All the while, Faust is in the thick of the scene, yet wholly apart. The design, the blocking, choreography, everything contributes to the eternal, absolute sense of his isolation. And still, there is nothing about the use of the chorus that relegates them to propping up the main character: Despite their absolute identity with one another, they are people forming relationships, taking risks, making mistakes, loving, going to war, aging, maturing, not maturing. Exceptionalism and universalism together. Neat.

In the fourth scene, we're briefly returned to Faust's study where he contemplates his own navel and decides to end it all. As usual, some old time church music stays the killing hand. But as the curtains retract again, the hymn is not quite what you expect: At stage left is a series of flag-draped caskets with the funeral congregation at stage right.

The reveal is effective, but again some problematic design elements crept in during this scene. First of all, although I think the flags were the same color and design as those in the previous scene, under the lighting at the top of scene 4, they read as orange, yellow, and white, and I don't think they were going for candy corns.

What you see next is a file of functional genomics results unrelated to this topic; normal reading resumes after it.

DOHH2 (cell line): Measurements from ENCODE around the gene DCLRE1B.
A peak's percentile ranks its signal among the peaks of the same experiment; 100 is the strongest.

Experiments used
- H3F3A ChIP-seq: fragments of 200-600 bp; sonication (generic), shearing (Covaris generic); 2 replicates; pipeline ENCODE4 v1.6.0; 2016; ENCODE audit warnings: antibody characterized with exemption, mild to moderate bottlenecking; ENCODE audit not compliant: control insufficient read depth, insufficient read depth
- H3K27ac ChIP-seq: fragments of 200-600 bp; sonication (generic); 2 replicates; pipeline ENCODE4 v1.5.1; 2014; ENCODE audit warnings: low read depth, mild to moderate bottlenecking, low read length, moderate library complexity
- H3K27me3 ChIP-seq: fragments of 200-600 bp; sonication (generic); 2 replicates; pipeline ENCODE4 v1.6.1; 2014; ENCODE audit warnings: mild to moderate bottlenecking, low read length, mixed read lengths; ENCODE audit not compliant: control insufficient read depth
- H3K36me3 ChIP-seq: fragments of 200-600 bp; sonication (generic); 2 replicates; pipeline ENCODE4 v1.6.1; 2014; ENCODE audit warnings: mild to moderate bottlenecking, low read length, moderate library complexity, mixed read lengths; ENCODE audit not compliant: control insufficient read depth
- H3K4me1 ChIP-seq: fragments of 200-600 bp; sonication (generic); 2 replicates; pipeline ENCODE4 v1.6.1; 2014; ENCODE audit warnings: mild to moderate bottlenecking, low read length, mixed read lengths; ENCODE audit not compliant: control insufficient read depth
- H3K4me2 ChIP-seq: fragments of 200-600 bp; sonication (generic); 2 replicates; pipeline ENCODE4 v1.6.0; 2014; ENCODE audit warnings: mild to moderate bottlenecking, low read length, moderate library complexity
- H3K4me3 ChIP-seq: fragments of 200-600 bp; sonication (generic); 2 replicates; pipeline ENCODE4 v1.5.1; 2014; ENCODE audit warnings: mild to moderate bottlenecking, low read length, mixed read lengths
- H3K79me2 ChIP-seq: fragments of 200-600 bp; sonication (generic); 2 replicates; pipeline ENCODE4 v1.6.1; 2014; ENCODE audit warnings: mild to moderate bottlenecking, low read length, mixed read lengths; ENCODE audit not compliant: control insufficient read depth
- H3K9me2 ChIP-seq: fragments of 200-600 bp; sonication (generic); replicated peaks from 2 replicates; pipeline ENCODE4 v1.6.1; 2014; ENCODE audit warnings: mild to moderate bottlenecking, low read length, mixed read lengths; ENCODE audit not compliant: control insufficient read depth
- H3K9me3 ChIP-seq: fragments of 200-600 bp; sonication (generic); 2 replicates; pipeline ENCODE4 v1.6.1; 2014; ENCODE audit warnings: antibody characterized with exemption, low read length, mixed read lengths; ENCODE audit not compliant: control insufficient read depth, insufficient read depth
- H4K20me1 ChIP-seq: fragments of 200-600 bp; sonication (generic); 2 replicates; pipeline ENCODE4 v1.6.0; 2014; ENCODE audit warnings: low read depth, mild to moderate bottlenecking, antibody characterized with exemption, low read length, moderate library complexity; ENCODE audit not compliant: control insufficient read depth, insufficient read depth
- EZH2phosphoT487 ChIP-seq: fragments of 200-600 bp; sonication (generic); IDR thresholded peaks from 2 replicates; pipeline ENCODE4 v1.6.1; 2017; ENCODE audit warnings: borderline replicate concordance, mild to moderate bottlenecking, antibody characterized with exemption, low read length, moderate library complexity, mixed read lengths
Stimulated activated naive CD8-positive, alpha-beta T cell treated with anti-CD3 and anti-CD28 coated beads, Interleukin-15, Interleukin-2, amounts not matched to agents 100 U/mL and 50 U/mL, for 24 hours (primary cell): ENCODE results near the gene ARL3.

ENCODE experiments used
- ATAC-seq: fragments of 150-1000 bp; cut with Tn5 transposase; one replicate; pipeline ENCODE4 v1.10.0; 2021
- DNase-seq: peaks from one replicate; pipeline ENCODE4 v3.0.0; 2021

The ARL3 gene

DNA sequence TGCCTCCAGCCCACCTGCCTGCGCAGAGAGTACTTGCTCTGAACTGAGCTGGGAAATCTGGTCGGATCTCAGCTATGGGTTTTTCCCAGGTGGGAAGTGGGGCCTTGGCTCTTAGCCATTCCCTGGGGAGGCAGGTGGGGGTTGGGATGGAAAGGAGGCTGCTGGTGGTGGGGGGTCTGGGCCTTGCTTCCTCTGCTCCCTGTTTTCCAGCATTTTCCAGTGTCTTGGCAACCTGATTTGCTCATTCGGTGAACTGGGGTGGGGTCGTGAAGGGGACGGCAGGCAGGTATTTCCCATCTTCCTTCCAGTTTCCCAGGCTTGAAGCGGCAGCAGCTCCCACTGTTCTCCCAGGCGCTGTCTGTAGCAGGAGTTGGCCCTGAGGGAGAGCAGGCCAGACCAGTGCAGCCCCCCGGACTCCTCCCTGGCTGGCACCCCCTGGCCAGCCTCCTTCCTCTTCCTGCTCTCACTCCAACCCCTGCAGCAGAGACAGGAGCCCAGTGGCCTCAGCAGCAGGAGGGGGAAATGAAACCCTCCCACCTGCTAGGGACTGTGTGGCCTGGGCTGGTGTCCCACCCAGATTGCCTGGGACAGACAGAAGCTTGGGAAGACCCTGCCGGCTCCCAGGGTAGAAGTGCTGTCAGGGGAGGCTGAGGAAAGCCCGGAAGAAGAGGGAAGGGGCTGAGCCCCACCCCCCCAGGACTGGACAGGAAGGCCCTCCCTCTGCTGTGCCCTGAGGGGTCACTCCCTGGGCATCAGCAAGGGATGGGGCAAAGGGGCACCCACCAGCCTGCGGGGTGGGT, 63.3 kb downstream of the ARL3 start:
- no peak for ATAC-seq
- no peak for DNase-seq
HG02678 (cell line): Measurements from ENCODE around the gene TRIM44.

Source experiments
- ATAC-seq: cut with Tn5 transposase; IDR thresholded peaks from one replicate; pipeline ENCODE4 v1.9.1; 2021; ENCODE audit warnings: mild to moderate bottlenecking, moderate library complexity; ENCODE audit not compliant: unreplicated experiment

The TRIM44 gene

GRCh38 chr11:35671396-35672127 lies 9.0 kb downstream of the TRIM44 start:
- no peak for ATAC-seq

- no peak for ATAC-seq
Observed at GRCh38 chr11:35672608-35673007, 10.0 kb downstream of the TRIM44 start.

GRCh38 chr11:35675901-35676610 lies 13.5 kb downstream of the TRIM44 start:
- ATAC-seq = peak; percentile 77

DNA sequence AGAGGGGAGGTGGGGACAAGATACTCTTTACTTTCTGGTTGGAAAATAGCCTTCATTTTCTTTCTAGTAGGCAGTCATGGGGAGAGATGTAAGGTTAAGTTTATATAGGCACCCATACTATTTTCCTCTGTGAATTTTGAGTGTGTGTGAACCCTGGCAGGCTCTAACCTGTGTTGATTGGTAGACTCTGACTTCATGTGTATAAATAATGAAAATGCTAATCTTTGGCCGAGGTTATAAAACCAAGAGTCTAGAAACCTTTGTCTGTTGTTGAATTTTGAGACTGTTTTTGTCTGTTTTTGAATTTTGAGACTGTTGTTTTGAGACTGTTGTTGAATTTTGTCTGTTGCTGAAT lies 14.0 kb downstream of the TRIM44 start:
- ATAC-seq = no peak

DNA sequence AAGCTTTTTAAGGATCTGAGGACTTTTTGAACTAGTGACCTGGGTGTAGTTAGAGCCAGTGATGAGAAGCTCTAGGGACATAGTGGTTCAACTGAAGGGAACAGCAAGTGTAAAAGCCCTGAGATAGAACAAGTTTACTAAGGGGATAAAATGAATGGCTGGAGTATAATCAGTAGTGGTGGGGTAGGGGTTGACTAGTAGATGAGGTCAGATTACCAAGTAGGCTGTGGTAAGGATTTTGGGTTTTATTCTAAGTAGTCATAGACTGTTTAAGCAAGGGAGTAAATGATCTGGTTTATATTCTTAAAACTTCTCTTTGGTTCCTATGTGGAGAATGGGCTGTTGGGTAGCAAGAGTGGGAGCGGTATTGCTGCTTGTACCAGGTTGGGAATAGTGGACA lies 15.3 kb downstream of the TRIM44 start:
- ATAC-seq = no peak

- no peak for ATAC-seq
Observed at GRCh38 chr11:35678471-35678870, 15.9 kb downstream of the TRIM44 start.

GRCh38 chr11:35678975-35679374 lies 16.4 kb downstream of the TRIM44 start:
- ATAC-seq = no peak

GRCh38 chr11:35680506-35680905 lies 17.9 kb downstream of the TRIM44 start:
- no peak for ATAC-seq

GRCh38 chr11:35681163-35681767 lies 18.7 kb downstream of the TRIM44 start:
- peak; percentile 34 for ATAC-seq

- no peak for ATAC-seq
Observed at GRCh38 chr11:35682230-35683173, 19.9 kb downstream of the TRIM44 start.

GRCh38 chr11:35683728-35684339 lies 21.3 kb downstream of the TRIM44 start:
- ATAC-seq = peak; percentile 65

But a bigger problem presented itself. From the ceiling a wall-to-wall beam was flown in. Based on further developments, I think that the beam itself was covered in reflective material so that its color could be changed with lighting alone. However, at this point it was bright yellow and it looked like a french fry. THEN a floor-to-ceiling pole was lowered in, intersecting the french fry close to the stage right proscenium, and I thought, "Oh dear, it's a stripper pole." For the first 10 minutes or so that these elements were on set—until they were flooded with yellow—I really didn't get that they were supposed to represent the cross inside the church.

So hold the french-fry-intersecting-stripper-pole in mind for just a moment. Perhaps you're eagerly awaiting the arrival of Mephistopheles on the scene? Fear not: This is where he comes in. The reveal and costuming here, I'm afraid to say, were disappointing. It turns out, of course, that he's the priest officiating at the mass funeral. When he reveals himself (umm . . . ok, I'll leave it) to Faust, he tears off his collar and doffs his cassock to reveal—a shiny royal blue/purple suit and black turtleneck?